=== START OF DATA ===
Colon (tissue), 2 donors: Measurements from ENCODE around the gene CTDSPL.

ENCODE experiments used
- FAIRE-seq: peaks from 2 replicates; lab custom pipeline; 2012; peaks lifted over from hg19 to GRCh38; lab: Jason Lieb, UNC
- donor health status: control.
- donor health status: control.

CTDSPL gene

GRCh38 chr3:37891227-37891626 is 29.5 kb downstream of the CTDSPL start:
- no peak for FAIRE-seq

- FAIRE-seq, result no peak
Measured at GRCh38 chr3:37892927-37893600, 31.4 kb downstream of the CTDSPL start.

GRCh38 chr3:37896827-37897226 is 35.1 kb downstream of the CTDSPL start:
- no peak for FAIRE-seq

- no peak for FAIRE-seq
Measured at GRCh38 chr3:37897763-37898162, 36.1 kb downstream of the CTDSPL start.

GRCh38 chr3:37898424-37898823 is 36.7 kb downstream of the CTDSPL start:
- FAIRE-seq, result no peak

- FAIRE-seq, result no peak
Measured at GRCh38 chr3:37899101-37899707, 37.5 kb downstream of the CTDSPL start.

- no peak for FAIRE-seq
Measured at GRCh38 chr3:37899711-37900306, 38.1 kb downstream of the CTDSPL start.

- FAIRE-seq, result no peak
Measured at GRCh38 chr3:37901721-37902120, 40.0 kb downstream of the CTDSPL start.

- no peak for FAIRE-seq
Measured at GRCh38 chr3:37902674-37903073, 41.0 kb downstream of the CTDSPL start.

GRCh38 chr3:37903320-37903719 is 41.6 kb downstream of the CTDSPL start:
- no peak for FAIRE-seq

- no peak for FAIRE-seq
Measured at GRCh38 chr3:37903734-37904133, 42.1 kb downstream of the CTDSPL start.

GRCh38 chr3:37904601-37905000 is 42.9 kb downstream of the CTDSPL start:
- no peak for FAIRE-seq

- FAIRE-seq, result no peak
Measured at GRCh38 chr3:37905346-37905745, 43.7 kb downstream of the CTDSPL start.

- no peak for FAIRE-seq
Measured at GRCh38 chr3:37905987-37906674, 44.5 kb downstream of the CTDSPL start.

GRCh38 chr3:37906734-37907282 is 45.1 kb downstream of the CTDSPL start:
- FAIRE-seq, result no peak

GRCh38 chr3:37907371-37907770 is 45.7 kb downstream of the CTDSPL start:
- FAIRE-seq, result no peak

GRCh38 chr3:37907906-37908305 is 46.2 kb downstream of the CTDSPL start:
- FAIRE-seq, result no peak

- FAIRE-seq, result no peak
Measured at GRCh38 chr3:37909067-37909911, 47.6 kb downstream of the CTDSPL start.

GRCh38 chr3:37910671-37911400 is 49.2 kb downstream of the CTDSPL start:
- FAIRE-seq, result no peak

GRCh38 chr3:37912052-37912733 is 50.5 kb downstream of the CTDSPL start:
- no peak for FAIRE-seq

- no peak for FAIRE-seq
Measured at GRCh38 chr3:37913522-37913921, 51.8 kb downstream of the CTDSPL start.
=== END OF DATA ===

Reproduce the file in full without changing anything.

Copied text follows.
Colon (tissue), 2 donors: Measurements from ENCODE around the gene CTDSPL.

ENCODE experiments used
- FAIRE-seq: peaks from 2 replicates; lab custom pipeline; 2012; peaks lifted over from hg19 to GRCh38; lab: Jason Lieb, UNC
- donor health status: control.
- donor health status: control.

CTDSPL gene

GRCh38 chr3:37891227-37891626 is 29.5 kb downstream of the CTDSPL start:
- no peak for FAIRE-seq

- FAIRE-seq, result no peak
Measured at GRCh38 chr3:37892927-37893600, 31.4 kb downstream of the CTDSPL start.

GRCh38 chr3:37896827-37897226 is 35.1 kb downstream of the CTDSPL start:
- no peak for FAIRE-seq

- no peak for FAIRE-seq
Measured at GRCh38 chr3:37897763-37898162, 36.1 kb downstream of the CTDSPL start.

GRCh38 chr3:37898424-37898823 is 36.7 kb downstream of the CTDSPL start:
- FAIRE-seq, result no peak

- FAIRE-seq, result no peak
Measured at GRCh38 chr3:37899101-37899707, 37.5 kb downstream of the CTDSPL start.

- no peak for FAIRE-seq
Measured at GRCh38 chr3:37899711-37900306, 38.1 kb downstream of the CTDSPL start.

- FAIRE-seq, result no peak
Measured at GRCh38 chr3:37901721-37902120, 40.0 kb downstream of the CTDSPL start.

- no peak for FAIRE-seq
Measured at GRCh38 chr3:37902674-37903073, 41.0 kb downstream of the CTDSPL start.

GRCh38 chr3:37903320-37903719 is 41.6 kb downstream of the CTDSPL start:
- no peak for FAIRE-seq

- no peak for FAIRE-seq
Measured at GRCh38 chr3:37903734-37904133, 42.1 kb downstream of the CTDSPL start.

GRCh38 chr3:37904601-37905000 is 42.9 kb downstream of the CTDSPL start:
- no peak for FAIRE-seq

- FAIRE-seq, result no peak
Measured at GRCh38 chr3:37905346-37905745, 43.7 kb downstream of the CTDSPL start.

- no peak for FAIRE-seq
Measured at GRCh38 chr3:37905987-37906674, 44.5 kb downstream of the CTDSPL start.

GRCh38 chr3:37906734-37907282 is 45.1 kb downstream of the CTDSPL start:
- FAIRE-seq, result no peak

GRCh38 chr3:37907371-37907770 is 45.7 kb downstream of the CTDSPL start:
- FAIRE-seq, result no peak

GRCh38 chr3:37907906-37908305 is 46.2 kb downstream of the CTDSPL start:
- FAIRE-seq, result no peak

- FAIRE-seq, result no peak
Measured at GRCh38 chr3:37909067-37909911, 47.6 kb downstream of the CTDSPL start.

GRCh38 chr3:37910671-37911400 is 49.2 kb downstream of the CTDSPL start:
- FAIRE-seq, result no peak

GRCh38 chr3:37912052-37912733 is 50.5 kb downstream of the CTDSPL start:
- no peak for FAIRE-seq

- no peak for FAIRE-seq
Measured at GRCh38 chr3:37913522-37913921, 51.8 kb downstream of the CTDSPL start.